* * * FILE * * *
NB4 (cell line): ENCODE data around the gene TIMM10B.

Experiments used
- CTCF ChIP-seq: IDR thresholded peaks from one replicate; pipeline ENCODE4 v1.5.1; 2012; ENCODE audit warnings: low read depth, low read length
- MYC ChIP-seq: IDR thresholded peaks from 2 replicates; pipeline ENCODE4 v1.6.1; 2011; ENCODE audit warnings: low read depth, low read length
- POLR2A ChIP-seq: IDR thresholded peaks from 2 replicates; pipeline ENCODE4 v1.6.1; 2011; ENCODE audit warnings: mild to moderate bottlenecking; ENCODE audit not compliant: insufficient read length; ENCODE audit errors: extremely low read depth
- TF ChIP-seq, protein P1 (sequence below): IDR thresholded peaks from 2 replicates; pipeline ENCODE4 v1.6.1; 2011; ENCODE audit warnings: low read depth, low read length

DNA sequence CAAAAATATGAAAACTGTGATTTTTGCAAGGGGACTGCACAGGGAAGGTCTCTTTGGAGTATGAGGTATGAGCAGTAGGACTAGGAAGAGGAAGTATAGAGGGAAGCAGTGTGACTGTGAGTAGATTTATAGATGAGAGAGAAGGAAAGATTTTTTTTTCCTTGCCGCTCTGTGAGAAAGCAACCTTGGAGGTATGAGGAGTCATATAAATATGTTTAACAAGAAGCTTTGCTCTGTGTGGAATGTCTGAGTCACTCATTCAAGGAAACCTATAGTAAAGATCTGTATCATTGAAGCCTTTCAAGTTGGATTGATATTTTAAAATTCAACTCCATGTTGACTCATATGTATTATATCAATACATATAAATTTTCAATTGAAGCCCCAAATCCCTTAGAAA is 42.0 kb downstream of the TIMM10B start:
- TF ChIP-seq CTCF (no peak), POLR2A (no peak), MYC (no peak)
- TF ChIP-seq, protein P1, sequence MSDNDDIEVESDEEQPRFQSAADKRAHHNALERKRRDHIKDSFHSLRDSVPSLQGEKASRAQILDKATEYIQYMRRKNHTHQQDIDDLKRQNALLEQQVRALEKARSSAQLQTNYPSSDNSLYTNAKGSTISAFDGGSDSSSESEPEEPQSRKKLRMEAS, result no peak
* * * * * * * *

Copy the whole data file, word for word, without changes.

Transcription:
NB4 (cell line): ENCODE data around the gene TIMM10B.

Experiments used
- CTCF ChIP-seq: IDR thresholded peaks from one replicate; pipeline ENCODE4 v1.5.1; 2012; ENCODE audit warnings: low read depth, low read length
- MYC ChIP-seq: IDR thresholded peaks from 2 replicates; pipeline ENCODE4 v1.6.1; 2011; ENCODE audit warnings: low read depth, low read length
- POLR2A ChIP-seq: IDR thresholded peaks from 2 replicates; pipeline ENCODE4 v1.6.1; 2011; ENCODE audit warnings: mild to moderate bottlenecking; ENCODE audit not compliant: insufficient read length; ENCODE audit errors: extremely low read depth
- TF ChIP-seq, protein P1 (sequence below): IDR thresholded peaks from 2 replicates; pipeline ENCODE4 v1.6.1; 2011; ENCODE audit warnings: low read depth, low read length

DNA sequence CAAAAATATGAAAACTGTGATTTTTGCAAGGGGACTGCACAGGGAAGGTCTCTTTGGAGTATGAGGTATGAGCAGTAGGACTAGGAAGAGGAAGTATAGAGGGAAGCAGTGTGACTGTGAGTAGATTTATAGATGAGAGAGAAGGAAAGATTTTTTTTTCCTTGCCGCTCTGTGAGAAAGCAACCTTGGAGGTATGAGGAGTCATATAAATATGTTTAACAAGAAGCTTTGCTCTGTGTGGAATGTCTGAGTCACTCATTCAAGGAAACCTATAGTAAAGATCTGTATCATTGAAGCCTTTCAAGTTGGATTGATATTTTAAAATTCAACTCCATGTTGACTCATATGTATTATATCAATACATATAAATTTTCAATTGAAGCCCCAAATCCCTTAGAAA is 42.0 kb downstream of the TIMM10B start:
- TF ChIP-seq CTCF (no peak), POLR2A (no peak), MYC (no peak)
- TF ChIP-seq, protein P1, sequence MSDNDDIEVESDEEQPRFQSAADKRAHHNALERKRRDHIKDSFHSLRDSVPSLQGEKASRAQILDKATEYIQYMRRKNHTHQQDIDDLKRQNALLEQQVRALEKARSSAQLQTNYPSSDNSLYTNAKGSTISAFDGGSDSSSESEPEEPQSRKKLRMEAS, result no peak